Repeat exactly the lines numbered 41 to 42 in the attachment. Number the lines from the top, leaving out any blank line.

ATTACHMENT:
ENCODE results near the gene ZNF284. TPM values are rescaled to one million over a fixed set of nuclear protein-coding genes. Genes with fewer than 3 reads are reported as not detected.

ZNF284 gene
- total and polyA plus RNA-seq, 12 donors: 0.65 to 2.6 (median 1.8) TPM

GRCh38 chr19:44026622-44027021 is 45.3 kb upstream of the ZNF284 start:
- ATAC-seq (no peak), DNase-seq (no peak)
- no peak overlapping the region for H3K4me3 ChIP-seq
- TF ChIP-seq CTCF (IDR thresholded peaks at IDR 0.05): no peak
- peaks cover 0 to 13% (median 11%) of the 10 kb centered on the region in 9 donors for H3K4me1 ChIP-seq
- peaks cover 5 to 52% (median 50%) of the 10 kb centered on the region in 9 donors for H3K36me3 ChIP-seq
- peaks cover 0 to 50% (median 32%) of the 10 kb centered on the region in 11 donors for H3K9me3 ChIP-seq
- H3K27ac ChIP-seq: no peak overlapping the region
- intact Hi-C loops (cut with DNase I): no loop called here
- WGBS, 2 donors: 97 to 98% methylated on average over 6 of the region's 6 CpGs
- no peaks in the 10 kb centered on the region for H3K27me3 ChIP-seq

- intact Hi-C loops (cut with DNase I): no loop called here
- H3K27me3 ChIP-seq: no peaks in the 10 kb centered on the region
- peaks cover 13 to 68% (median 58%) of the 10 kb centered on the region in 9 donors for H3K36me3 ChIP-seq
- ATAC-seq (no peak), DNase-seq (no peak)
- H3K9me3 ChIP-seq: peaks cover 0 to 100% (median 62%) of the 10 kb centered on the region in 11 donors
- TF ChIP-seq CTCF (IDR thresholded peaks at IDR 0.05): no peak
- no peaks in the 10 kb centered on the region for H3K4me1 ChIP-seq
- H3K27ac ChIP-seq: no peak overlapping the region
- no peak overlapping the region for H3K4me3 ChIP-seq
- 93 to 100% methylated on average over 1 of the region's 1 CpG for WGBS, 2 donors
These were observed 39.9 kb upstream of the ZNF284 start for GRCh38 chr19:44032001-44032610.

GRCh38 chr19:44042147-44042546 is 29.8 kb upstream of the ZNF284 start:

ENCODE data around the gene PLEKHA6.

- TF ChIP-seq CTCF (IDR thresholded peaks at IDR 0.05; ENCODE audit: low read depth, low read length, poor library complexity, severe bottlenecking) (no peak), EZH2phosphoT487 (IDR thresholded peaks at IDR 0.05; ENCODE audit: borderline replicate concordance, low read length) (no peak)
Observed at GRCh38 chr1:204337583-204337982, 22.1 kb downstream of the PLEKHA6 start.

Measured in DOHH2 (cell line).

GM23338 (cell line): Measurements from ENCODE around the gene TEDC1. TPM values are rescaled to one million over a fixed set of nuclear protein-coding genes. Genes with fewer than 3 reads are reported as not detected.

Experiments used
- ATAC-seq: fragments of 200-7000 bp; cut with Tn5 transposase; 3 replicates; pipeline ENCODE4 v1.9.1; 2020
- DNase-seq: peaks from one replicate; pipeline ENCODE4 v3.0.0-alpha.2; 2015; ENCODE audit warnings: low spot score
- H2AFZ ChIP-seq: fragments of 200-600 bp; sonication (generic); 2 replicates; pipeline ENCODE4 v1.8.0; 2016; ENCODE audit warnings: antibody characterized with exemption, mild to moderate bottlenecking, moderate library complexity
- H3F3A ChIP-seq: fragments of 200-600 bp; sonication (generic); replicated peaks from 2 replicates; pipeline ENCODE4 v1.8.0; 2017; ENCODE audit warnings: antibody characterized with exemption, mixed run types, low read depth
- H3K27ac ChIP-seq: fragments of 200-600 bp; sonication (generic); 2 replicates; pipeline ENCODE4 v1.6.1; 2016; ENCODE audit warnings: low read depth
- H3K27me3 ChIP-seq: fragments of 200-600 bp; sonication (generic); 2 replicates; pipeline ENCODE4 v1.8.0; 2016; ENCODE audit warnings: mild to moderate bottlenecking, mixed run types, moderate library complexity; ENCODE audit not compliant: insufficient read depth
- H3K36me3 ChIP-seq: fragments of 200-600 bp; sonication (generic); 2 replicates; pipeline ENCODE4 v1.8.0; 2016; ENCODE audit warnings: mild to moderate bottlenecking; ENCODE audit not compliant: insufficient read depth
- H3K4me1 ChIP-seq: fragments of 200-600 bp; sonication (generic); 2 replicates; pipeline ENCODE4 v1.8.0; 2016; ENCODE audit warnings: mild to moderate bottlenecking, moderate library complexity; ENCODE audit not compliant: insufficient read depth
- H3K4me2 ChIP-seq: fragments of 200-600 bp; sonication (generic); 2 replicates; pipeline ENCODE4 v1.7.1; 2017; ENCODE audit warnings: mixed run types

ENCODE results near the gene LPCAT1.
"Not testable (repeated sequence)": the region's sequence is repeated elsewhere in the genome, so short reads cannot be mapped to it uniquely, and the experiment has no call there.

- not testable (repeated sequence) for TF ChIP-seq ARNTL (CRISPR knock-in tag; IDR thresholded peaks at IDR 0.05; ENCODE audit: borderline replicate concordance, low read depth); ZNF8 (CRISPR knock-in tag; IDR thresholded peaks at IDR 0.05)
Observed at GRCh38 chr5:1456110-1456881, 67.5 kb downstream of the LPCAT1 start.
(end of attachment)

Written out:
- H3K4me2 ChIP-seq: fragments of 200-600 bp; sonication (generic); 2 replicates; pipeline ENCODE4 v1.7.1; 2017; ENCODE audit warnings: mixed run types

ENCODE results near the gene LPCAT1.